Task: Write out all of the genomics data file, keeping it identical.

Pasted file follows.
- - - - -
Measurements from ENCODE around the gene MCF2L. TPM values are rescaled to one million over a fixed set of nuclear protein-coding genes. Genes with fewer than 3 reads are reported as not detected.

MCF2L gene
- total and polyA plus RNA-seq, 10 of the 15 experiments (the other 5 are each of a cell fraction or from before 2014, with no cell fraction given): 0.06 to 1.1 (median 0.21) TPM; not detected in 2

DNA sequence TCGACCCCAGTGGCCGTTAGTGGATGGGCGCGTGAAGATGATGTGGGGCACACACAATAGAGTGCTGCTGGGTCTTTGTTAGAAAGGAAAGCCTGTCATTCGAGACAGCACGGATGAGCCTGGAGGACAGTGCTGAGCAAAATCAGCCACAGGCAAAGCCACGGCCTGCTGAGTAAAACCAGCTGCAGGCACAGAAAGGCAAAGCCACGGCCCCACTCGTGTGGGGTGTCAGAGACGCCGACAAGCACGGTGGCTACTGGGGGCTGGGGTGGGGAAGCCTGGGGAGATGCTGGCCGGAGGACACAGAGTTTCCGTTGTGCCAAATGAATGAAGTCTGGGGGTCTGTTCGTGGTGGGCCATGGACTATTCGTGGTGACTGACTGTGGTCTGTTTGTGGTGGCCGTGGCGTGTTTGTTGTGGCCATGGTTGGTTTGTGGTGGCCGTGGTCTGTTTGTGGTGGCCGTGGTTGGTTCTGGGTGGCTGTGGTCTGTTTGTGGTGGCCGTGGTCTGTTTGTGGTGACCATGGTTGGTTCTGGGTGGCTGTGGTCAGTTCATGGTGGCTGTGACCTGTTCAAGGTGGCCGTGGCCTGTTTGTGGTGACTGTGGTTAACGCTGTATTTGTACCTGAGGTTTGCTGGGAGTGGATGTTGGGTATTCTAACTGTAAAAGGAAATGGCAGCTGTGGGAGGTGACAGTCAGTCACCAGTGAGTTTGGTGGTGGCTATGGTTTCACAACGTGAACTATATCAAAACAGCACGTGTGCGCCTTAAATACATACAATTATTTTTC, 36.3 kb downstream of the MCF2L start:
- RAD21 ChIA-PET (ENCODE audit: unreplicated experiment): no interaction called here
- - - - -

Measurements from ENCODE around the gene MCF2L. TPM values are rescaled to one million over a fixed set of nuclear protein-coding genes. Genes with fewer than 3 reads are reported as not detected.

MCF2L gene
- total and polyA plus RNA-seq, 10 of the 15 experiments (the other 5 are each of a cell fraction or from before 2014, with no cell fraction given): 0.06 to 1.1 (median 0.21) TPM; not detected in 2

DNA sequence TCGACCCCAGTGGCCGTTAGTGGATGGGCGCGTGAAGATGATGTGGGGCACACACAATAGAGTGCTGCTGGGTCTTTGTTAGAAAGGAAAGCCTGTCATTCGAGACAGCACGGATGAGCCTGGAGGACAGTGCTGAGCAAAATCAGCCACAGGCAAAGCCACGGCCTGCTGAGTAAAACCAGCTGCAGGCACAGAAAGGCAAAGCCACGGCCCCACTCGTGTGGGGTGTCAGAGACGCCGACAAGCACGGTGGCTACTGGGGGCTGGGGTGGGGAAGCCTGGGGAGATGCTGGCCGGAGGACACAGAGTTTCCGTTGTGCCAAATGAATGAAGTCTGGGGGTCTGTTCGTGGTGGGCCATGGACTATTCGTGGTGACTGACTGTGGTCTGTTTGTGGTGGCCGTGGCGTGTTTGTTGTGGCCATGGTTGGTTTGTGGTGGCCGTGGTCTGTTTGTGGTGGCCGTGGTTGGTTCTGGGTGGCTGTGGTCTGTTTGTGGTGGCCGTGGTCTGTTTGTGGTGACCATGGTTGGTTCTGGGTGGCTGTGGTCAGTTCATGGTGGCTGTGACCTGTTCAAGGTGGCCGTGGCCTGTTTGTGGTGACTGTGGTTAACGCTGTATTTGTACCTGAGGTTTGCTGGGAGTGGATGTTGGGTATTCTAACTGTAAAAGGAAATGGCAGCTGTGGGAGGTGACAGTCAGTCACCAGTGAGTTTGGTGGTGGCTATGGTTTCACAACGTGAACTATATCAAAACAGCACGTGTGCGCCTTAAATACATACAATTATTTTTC, 36.3 kb downstream of the MCF2L start:
- RAD21 ChIA-PET (ENCODE audit: unreplicated experiment): no interaction called here